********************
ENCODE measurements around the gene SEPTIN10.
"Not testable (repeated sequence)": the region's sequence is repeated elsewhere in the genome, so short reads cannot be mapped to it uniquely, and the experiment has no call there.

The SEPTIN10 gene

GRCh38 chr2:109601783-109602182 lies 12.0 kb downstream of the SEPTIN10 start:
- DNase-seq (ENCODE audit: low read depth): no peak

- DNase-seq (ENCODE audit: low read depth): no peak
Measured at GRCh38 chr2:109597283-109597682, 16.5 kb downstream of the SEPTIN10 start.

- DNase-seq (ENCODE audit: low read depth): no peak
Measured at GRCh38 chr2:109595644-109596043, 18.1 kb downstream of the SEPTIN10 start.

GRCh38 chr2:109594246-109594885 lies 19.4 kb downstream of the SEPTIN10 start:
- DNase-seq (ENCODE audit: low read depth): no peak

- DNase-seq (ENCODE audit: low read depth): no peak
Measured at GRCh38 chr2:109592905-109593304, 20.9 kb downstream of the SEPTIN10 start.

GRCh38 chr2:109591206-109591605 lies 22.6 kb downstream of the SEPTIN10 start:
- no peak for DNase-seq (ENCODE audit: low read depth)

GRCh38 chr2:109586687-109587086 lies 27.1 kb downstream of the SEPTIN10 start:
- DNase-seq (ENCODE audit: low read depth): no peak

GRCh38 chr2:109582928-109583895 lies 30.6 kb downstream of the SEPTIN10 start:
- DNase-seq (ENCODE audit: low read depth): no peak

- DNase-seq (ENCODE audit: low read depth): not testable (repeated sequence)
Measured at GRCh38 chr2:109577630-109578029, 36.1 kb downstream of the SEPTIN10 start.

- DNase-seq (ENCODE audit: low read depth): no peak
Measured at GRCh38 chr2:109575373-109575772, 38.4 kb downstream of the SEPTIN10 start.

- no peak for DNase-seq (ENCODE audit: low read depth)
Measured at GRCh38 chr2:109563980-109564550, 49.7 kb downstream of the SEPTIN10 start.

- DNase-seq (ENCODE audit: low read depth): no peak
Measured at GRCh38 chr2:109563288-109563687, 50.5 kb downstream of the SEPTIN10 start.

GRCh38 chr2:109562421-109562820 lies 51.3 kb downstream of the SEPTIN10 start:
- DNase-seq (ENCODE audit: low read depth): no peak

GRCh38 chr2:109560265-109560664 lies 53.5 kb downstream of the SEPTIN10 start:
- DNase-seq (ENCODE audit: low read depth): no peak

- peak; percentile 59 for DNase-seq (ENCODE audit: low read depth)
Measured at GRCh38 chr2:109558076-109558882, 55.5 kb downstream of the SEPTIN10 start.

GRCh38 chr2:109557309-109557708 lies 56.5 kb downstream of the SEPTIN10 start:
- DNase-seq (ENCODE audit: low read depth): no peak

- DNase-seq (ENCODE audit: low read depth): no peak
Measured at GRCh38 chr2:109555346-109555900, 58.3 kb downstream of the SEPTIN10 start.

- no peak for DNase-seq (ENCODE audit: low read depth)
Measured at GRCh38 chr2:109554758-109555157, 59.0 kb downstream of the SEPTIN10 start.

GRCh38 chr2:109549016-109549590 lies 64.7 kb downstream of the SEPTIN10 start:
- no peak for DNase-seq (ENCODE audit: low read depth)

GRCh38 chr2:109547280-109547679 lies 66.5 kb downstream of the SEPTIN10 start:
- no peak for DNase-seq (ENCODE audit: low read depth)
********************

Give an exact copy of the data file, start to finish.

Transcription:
ENCODE measurements around the gene SEPTIN10.
"Not testable (repeated sequence)": the region's sequence is repeated elsewhere in the genome, so short reads cannot be mapped to it uniquely, and the experiment has no call there.

The SEPTIN10 gene

GRCh38 chr2:109601783-109602182 lies 12.0 kb downstream of the SEPTIN10 start:
- DNase-seq (ENCODE audit: low read depth): no peak

- DNase-seq (ENCODE audit: low read depth): no peak
Measured at GRCh38 chr2:109597283-109597682, 16.5 kb downstream of the SEPTIN10 start.

- DNase-seq (ENCODE audit: low read depth): no peak
Measured at GRCh38 chr2:109595644-109596043, 18.1 kb downstream of the SEPTIN10 start.

GRCh38 chr2:109594246-109594885 lies 19.4 kb downstream of the SEPTIN10 start:
- DNase-seq (ENCODE audit: low read depth): no peak

- DNase-seq (ENCODE audit: low read depth): no peak
Measured at GRCh38 chr2:109592905-109593304, 20.9 kb downstream of the SEPTIN10 start.

GRCh38 chr2:109591206-109591605 lies 22.6 kb downstream of the SEPTIN10 start:
- no peak for DNase-seq (ENCODE audit: low read depth)

GRCh38 chr2:109586687-109587086 lies 27.1 kb downstream of the SEPTIN10 start:
- DNase-seq (ENCODE audit: low read depth): no peak

GRCh38 chr2:109582928-109583895 lies 30.6 kb downstream of the SEPTIN10 start:
- DNase-seq (ENCODE audit: low read depth): no peak

- DNase-seq (ENCODE audit: low read depth): not testable (repeated sequence)
Measured at GRCh38 chr2:109577630-109578029, 36.1 kb downstream of the SEPTIN10 start.

- DNase-seq (ENCODE audit: low read depth): no peak
Measured at GRCh38 chr2:109575373-109575772, 38.4 kb downstream of the SEPTIN10 start.

- no peak for DNase-seq (ENCODE audit: low read depth)
Measured at GRCh38 chr2:109563980-109564550, 49.7 kb downstream of the SEPTIN10 start.

- DNase-seq (ENCODE audit: low read depth): no peak
Measured at GRCh38 chr2:109563288-109563687, 50.5 kb downstream of the SEPTIN10 start.

GRCh38 chr2:109562421-109562820 lies 51.3 kb downstream of the SEPTIN10 start:
- DNase-seq (ENCODE audit: low read depth): no peak

GRCh38 chr2:109560265-109560664 lies 53.5 kb downstream of the SEPTIN10 start:
- DNase-seq (ENCODE audit: low read depth): no peak

- peak; percentile 59 for DNase-seq (ENCODE audit: low read depth)
Measured at GRCh38 chr2:109558076-109558882, 55.5 kb downstream of the SEPTIN10 start.

GRCh38 chr2:109557309-109557708 lies 56.5 kb downstream of the SEPTIN10 start:
- DNase-seq (ENCODE audit: low read depth): no peak

- DNase-seq (ENCODE audit: low read depth): no peak
Measured at GRCh38 chr2:109555346-109555900, 58.3 kb downstream of the SEPTIN10 start.

- no peak for DNase-seq (ENCODE audit: low read depth)
Measured at GRCh38 chr2:109554758-109555157, 59.0 kb downstream of the SEPTIN10 start.

GRCh38 chr2:109549016-109549590 lies 64.7 kb downstream of the SEPTIN10 start:
- no peak for DNase-seq (ENCODE audit: low read depth)

GRCh38 chr2:109547280-109547679 lies 66.5 kb downstream of the SEPTIN10 start:
- no peak for DNase-seq (ENCODE audit: low read depth)